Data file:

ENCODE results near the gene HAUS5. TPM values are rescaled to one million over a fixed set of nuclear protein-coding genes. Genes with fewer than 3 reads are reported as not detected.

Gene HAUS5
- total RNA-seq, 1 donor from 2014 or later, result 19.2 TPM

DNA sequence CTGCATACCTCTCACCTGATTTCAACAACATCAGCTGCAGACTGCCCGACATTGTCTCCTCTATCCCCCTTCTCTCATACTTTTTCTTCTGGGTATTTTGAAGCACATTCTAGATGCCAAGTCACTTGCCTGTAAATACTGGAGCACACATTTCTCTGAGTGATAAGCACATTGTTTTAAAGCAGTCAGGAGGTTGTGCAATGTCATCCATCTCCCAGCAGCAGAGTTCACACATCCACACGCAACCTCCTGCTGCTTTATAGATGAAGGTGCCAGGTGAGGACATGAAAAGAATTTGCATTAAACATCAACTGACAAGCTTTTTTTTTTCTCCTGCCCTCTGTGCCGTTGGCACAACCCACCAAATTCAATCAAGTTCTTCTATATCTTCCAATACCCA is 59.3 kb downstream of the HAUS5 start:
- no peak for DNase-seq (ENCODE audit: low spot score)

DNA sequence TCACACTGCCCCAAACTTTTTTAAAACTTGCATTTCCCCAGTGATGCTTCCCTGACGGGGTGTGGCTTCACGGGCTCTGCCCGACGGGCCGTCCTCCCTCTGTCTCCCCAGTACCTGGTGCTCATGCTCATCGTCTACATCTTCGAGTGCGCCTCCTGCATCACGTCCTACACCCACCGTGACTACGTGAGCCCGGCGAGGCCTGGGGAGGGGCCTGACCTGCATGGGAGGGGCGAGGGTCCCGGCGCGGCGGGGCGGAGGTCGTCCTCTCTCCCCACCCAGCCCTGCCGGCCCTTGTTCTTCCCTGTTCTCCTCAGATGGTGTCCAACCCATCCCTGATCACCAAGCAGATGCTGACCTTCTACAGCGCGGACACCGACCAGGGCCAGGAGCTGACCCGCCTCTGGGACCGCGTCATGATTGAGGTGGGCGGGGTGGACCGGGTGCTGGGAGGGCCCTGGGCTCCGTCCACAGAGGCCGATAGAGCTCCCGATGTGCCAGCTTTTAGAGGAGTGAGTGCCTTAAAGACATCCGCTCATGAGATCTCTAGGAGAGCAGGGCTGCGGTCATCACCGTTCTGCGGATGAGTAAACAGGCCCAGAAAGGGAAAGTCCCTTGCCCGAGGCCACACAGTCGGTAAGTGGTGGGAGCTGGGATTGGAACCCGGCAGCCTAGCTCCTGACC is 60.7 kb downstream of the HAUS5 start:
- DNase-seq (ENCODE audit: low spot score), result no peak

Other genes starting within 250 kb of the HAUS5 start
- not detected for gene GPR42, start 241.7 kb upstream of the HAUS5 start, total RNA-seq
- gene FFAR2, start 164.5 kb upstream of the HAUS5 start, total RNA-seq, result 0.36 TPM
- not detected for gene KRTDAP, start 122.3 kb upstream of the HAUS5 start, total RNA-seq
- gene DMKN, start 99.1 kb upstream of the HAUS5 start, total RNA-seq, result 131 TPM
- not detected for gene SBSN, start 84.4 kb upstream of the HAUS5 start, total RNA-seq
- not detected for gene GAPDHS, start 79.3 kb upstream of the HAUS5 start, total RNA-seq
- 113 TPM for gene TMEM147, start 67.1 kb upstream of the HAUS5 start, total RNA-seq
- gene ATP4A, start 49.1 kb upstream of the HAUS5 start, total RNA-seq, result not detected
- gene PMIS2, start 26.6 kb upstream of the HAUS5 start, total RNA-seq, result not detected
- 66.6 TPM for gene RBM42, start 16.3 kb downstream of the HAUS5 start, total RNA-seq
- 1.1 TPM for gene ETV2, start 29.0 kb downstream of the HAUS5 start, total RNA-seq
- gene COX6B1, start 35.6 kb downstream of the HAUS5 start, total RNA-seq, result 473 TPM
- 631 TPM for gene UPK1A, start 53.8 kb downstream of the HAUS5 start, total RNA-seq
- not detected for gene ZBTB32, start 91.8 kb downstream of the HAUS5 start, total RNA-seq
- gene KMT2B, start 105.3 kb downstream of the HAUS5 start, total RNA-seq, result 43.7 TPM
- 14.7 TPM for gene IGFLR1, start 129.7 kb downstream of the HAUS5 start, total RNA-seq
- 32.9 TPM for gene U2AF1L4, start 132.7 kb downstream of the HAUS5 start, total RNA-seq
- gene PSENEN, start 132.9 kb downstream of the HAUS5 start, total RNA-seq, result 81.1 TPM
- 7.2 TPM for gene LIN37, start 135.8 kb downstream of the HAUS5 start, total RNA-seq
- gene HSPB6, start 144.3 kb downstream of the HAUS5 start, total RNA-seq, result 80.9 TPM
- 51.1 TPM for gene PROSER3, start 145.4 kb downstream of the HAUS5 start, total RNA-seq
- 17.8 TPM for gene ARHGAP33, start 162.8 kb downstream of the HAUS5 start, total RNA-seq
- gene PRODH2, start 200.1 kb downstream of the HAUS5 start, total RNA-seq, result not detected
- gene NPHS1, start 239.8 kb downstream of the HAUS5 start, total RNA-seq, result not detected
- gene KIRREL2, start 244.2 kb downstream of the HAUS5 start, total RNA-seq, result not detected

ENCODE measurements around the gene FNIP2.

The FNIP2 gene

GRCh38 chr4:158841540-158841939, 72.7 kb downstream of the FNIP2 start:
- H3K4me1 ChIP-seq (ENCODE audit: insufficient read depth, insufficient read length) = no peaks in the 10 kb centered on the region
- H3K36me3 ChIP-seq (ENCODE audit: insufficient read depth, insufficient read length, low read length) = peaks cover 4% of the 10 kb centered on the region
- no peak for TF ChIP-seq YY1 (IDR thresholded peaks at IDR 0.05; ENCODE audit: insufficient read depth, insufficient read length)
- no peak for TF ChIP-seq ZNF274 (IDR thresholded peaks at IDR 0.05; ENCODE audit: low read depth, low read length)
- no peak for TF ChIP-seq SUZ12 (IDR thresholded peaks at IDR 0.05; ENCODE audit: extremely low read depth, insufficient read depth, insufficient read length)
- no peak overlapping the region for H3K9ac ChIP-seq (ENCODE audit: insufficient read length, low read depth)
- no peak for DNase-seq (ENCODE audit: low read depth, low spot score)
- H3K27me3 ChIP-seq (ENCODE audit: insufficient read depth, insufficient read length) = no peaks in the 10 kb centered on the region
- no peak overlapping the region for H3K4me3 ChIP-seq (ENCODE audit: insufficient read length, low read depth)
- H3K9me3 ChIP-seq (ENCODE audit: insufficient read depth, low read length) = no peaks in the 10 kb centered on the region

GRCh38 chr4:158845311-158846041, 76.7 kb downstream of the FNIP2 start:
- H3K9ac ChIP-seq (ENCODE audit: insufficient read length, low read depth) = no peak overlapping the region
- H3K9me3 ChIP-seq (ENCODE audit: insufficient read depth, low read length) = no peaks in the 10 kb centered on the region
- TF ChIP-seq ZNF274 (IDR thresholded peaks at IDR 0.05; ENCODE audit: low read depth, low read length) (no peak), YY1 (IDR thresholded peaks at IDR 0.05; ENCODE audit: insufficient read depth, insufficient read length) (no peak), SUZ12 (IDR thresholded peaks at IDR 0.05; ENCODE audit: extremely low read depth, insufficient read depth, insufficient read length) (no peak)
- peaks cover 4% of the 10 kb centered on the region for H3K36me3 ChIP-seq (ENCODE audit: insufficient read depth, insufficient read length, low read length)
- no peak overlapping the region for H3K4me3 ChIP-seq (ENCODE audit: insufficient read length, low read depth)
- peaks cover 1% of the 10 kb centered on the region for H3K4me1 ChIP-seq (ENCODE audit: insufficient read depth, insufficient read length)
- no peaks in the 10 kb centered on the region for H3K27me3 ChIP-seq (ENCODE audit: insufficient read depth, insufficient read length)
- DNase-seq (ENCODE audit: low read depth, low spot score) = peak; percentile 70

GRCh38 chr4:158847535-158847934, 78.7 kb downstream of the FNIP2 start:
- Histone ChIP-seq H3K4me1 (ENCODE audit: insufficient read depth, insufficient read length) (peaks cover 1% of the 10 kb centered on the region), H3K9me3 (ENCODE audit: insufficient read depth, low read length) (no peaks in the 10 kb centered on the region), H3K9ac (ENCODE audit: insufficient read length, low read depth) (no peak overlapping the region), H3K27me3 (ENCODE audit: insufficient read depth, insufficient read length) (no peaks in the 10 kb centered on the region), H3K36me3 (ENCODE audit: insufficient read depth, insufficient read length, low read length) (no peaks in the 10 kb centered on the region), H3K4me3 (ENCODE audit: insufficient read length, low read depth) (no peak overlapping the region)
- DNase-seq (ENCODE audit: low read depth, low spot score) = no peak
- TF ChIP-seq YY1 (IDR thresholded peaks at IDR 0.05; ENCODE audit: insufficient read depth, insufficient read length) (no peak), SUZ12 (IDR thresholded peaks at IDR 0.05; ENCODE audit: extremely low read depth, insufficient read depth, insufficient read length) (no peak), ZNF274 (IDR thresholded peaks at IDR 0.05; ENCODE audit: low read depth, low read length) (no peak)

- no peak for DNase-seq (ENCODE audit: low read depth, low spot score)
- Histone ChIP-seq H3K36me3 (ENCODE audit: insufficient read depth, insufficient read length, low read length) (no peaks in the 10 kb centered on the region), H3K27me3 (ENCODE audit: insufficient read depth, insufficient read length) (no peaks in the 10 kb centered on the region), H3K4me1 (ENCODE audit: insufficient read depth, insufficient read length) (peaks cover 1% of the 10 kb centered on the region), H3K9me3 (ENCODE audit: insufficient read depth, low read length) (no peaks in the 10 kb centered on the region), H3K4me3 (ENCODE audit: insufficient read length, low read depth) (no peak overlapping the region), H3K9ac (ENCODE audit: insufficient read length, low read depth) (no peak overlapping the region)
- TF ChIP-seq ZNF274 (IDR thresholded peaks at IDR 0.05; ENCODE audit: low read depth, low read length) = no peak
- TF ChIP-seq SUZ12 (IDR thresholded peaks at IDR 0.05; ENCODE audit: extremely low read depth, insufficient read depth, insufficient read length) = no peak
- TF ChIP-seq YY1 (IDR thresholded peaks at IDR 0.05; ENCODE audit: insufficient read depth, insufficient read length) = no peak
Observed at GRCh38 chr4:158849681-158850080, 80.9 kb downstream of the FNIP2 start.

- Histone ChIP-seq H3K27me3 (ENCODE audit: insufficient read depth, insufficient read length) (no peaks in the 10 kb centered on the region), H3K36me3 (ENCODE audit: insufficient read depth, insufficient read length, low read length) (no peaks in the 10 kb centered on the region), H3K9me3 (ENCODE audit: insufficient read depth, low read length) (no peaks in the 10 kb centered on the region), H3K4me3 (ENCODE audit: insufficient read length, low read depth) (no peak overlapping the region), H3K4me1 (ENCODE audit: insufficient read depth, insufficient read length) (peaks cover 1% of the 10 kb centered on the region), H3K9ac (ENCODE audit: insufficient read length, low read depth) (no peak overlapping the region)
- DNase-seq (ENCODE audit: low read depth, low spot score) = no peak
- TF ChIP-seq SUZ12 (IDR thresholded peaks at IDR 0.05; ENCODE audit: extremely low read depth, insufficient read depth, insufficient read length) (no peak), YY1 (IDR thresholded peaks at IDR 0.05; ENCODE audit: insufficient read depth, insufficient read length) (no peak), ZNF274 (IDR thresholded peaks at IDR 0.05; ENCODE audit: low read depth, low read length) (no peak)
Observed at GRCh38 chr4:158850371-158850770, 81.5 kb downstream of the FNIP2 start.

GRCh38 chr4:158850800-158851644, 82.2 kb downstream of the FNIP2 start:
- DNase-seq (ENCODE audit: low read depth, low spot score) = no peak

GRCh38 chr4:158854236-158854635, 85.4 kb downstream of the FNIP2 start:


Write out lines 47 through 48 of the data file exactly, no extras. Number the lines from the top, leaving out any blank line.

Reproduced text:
GRCh38 chr4:158845311-158846041, 76.7 kb downstream of the FNIP2 start:
- H3K9ac ChIP-seq (ENCODE audit: insufficient read length, low read depth) = no peak overlapping the region